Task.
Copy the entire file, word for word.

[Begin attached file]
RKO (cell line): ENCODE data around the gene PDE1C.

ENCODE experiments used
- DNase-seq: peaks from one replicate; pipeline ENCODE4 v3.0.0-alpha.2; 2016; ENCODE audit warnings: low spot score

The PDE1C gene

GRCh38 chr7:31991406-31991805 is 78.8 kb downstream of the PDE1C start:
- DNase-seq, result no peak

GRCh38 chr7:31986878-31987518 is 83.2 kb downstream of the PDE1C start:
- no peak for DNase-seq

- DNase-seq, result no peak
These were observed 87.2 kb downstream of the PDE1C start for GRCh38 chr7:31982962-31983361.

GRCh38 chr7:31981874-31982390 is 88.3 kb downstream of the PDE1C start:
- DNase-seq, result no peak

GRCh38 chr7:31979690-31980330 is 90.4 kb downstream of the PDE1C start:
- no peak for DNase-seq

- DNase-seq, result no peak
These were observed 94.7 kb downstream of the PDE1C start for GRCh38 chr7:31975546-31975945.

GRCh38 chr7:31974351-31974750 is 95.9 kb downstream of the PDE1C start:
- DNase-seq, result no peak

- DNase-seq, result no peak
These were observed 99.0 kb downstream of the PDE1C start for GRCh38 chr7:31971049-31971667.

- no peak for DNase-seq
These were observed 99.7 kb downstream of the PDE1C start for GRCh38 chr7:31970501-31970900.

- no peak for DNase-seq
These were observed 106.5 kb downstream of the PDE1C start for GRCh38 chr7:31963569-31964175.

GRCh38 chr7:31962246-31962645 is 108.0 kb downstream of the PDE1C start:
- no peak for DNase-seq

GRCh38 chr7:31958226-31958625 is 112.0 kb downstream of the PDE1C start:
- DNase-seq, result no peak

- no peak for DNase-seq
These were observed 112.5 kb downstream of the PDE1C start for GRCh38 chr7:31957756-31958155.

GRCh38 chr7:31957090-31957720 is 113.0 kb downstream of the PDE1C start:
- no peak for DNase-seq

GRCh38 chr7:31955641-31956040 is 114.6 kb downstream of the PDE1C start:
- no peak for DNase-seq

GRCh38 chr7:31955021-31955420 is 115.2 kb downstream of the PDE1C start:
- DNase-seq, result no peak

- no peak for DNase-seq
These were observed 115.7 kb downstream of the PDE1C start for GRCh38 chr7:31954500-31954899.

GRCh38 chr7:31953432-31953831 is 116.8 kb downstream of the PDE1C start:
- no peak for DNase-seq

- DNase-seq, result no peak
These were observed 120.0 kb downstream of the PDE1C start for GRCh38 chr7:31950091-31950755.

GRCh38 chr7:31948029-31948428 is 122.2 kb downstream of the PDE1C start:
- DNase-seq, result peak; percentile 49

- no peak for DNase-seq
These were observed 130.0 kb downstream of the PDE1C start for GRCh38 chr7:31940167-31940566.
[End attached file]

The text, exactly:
RKO (cell line): ENCODE data around the gene PDE1C.

ENCODE experiments used
- DNase-seq: peaks from one replicate; pipeline ENCODE4 v3.0.0-alpha.2; 2016; ENCODE audit warnings: low spot score

The PDE1C gene

GRCh38 chr7:31991406-31991805 is 78.8 kb downstream of the PDE1C start:
- DNase-seq, result no peak

GRCh38 chr7:31986878-31987518 is 83.2 kb downstream of the PDE1C start:
- no peak for DNase-seq

- DNase-seq, result no peak
These were observed 87.2 kb downstream of the PDE1C start for GRCh38 chr7:31982962-31983361.

GRCh38 chr7:31981874-31982390 is 88.3 kb downstream of the PDE1C start:
- DNase-seq, result no peak

GRCh38 chr7:31979690-31980330 is 90.4 kb downstream of the PDE1C start:
- no peak for DNase-seq

- DNase-seq, result no peak
These were observed 94.7 kb downstream of the PDE1C start for GRCh38 chr7:31975546-31975945.

GRCh38 chr7:31974351-31974750 is 95.9 kb downstream of the PDE1C start:
- DNase-seq, result no peak

- DNase-seq, result no peak
These were observed 99.0 kb downstream of the PDE1C start for GRCh38 chr7:31971049-31971667.

- no peak for DNase-seq
These were observed 99.7 kb downstream of the PDE1C start for GRCh38 chr7:31970501-31970900.

- no peak for DNase-seq
These were observed 106.5 kb downstream of the PDE1C start for GRCh38 chr7:31963569-31964175.

GRCh38 chr7:31962246-31962645 is 108.0 kb downstream of the PDE1C start:
- no peak for DNase-seq

GRCh38 chr7:31958226-31958625 is 112.0 kb downstream of the PDE1C start:
- DNase-seq, result no peak

- no peak for DNase-seq
These were observed 112.5 kb downstream of the PDE1C start for GRCh38 chr7:31957756-31958155.

GRCh38 chr7:31957090-31957720 is 113.0 kb downstream of the PDE1C start:
- no peak for DNase-seq

GRCh38 chr7:31955641-31956040 is 114.6 kb downstream of the PDE1C start:
- no peak for DNase-seq

GRCh38 chr7:31955021-31955420 is 115.2 kb downstream of the PDE1C start:
- DNase-seq, result no peak

- no peak for DNase-seq
These were observed 115.7 kb downstream of the PDE1C start for GRCh38 chr7:31954500-31954899.

GRCh38 chr7:31953432-31953831 is 116.8 kb downstream of the PDE1C start:
- no peak for DNase-seq

- DNase-seq, result no peak
These were observed 120.0 kb downstream of the PDE1C start for GRCh38 chr7:31950091-31950755.

GRCh38 chr7:31948029-31948428 is 122.2 kb downstream of the PDE1C start:
- DNase-seq, result peak; percentile 49

- no peak for DNase-seq
These were observed 130.0 kb downstream of the PDE1C start for GRCh38 chr7:31940167-31940566.